Az innovációk térbeli terjedése a magyar mezőgazdaságban
The paper presents the results of a study on the diffusion of an agricultural innovation, the production system, over the territory of Hungary. The objective of the investigations was to establish the temporal and Spatial regularities of innovation diffusion and to compare them with the models developed by Högerstrand's disciples.
Production systems have spread in the Hungarian agriculture from the beginning of the 1970s. The essential features of a production system are as follows: the model farm or innovator elaborates a detailed and precise technology, similar to an industrial one, for the production of some produce. It introduces this on payment of a fee in a large-scale farm, which is willing to accept the programme, and controls its putting into practice, provides the farm services and thereby guarantees a high output. This entire innovation chain has remained within the Hungarían agricultural sector; research and development as well as marketing are done by the model state- or cooperative farms, the so called system-masters.
In 1985 there were 64 production systems operating in the Hungarian agriculture, 20 in field crop production, 22 in animal husbandry and 22 in gardening. 89 percent of the wheat, 91 percent of maize, 96 percent of sugar beat, 89 percent of eggs of large-scale farms were produced in production systems. Eight systems had more than 200 member-farms. Most of the systems, however, operated with only 10-15 members.
The present paper examines the spatial diffusion of two maize production systems between 1971 and 1981. The first system, abridged as IKR in Hungarian, was introduced by the Bábolna State Farm in 1971 and by 1981 it counted 260 member-farms. The second, named KITE, was formed in 1982 under the auspices of the Vörös Csillag (Red Star) Agricultural Cooperative of Nádudvar. The research findings:
1. The diffusion of both production systems had three distinct stages: the period of take-off up to 1975; the period of propagation (1975-1980); and the state of saturation following 1980. The IKR is present in each of the 19 counties of Hungary, KITE has no member-farms in four West-Hungarian counties. The spatial extent of IKR varied more widely (e.g. in 1977 it was sharply reduced due to a drop in profitability) than that of KITE which had a relatively even diffusion with some concentration on the loess ridges of the Alföld (the Great Hungarian Plain).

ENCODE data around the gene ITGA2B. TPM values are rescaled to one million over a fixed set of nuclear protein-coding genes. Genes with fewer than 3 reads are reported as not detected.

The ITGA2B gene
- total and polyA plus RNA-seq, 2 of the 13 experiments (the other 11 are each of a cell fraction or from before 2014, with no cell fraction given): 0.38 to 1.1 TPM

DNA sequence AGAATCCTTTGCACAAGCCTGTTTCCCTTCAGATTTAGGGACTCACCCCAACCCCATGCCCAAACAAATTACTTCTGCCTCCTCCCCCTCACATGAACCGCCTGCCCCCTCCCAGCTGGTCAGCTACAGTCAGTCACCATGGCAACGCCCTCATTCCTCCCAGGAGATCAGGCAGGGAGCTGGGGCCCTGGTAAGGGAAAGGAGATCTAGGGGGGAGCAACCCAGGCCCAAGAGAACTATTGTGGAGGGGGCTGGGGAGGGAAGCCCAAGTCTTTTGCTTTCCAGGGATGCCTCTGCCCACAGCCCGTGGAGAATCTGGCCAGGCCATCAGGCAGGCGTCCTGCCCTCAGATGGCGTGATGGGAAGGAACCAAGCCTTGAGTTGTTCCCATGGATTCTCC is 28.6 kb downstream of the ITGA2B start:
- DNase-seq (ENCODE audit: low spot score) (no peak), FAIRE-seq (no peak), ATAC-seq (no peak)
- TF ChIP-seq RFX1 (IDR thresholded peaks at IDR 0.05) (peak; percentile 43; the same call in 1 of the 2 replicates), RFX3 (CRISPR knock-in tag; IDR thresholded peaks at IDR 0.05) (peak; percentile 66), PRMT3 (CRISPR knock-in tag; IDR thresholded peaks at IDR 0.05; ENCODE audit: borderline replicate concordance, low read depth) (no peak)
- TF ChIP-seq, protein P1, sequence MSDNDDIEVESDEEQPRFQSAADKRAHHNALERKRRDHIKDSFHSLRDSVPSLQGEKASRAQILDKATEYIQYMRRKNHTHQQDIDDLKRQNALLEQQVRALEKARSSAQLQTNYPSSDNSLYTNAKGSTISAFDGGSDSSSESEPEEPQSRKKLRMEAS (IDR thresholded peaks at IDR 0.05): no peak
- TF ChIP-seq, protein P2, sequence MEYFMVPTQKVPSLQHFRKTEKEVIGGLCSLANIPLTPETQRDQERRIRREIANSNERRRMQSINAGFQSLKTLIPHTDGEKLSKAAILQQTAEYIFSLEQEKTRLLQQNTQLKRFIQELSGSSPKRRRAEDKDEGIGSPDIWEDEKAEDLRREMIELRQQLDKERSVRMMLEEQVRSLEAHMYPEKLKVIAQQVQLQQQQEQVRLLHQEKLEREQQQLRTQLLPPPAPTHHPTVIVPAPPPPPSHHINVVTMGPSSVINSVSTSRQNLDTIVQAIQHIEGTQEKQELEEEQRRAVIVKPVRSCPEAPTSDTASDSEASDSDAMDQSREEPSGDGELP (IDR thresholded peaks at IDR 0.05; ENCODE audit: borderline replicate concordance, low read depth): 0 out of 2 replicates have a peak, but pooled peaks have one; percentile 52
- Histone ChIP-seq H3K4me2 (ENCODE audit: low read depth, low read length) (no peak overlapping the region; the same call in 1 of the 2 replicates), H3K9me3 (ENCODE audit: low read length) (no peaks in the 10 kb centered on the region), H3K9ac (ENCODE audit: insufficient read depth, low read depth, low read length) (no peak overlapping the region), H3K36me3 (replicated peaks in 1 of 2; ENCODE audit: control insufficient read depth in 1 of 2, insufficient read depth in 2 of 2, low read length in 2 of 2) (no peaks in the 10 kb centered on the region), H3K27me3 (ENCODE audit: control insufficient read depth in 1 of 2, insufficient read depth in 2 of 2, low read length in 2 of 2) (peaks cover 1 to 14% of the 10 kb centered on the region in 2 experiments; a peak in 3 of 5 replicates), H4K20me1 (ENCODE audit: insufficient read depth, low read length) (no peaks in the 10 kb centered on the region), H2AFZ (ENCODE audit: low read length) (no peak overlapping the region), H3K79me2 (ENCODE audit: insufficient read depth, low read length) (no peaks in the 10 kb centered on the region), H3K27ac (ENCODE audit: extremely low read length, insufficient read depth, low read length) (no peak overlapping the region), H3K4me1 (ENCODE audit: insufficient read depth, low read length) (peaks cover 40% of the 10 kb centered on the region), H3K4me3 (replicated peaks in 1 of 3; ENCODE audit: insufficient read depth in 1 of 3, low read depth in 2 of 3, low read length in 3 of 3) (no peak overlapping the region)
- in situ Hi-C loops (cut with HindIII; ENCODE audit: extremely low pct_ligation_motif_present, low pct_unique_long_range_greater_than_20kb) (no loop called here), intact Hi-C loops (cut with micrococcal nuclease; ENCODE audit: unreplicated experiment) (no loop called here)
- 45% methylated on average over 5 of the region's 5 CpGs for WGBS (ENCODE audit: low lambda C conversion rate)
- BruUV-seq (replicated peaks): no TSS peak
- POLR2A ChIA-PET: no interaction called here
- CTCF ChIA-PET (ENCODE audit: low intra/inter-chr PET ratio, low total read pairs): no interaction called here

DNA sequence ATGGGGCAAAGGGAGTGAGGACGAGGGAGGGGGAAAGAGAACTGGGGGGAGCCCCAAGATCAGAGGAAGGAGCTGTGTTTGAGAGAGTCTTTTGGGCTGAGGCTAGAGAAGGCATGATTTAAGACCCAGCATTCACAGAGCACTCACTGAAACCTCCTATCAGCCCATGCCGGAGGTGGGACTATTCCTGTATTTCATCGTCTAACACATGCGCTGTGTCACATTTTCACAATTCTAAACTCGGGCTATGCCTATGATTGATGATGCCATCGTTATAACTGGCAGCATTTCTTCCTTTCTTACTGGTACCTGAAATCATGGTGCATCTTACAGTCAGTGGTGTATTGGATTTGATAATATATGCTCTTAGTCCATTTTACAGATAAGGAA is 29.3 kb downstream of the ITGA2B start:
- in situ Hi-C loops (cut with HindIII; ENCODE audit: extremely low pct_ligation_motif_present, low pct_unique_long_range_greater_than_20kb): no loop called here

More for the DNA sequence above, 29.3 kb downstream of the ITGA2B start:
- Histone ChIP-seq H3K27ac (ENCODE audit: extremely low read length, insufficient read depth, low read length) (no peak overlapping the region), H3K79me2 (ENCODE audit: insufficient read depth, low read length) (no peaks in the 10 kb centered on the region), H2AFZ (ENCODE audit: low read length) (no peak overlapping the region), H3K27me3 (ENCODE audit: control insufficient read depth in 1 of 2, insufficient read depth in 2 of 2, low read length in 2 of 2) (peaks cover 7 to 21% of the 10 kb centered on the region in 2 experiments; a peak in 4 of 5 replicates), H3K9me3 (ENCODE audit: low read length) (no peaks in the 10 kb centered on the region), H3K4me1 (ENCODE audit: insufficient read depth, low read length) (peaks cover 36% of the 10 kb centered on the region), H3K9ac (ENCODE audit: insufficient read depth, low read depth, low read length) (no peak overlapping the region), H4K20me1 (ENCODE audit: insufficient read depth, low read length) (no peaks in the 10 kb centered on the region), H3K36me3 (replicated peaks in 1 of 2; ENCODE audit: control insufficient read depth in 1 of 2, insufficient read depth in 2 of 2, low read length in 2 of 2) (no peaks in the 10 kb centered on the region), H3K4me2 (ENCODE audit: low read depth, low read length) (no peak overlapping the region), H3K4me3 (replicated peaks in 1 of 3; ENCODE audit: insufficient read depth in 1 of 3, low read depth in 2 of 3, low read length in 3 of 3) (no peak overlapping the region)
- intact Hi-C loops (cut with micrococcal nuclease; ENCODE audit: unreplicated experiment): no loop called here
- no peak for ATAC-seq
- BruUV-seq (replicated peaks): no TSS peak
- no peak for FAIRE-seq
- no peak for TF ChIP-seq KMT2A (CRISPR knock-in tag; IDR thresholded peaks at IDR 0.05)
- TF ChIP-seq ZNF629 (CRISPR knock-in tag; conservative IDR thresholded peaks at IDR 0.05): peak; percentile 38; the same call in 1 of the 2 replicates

2. The role of distance in the propagation of the production systems was studied and in this respect the question was raised if the diffusion was spatially contiguous or not. First a fairly concentrated hard core formed around the settlement where the model farm is situated. New memberfarms at considerable distances only appeared in a scattered way, in the period of propagation. An analysis of the centre of gravity was made to identify the direction of diffusion of both systems, by counties and for the country as a whole.
In the period of take-off the centre of gravity of the IKR system was in Komárom county where the model farm is located (Bábolna). Then it moved swiftly eastward indicating the rapid expansion of the IKR in the Alföld. In the period of propatagion, the direction of diffusion changed, the centre of gravity got closer to Transdanubia again, indicating the exodus of the system from North-Hungary. The centre of gravity of KITE followed a smoother path. In the beginning, from the time the system appeared in West-Alföld and in Transdanubia, it moved westwards. Later the movement slowed down and remained within the same region.
3. The member-farms of the two systems were classified in a cluster analysis with regard to the spatial characteristics of the diffusion. The following groups were identified: (1) farms which were innovators and promoted the innovation diffusion; (2) centres of local innovation transmission; (3) farms which joined the system with large fields in the period of take-off and remained stable members; (4) farms which are similar to the previous group but which later reduced their areas involved significantly; (5) farms which are located far from the model-farms and which joined systems at the end of the take-off period; (6) the 'marginal' farms of the production systems: they entered the system with a small arca, some left then re-entered etc. The analysis has proved that the spatial regularities of innovation diffusion can be modellized; the process of innovation diffusion in a planned economy is similar to that in a marked economy in case of autonomous entrepreneur decisions and profit orientation.
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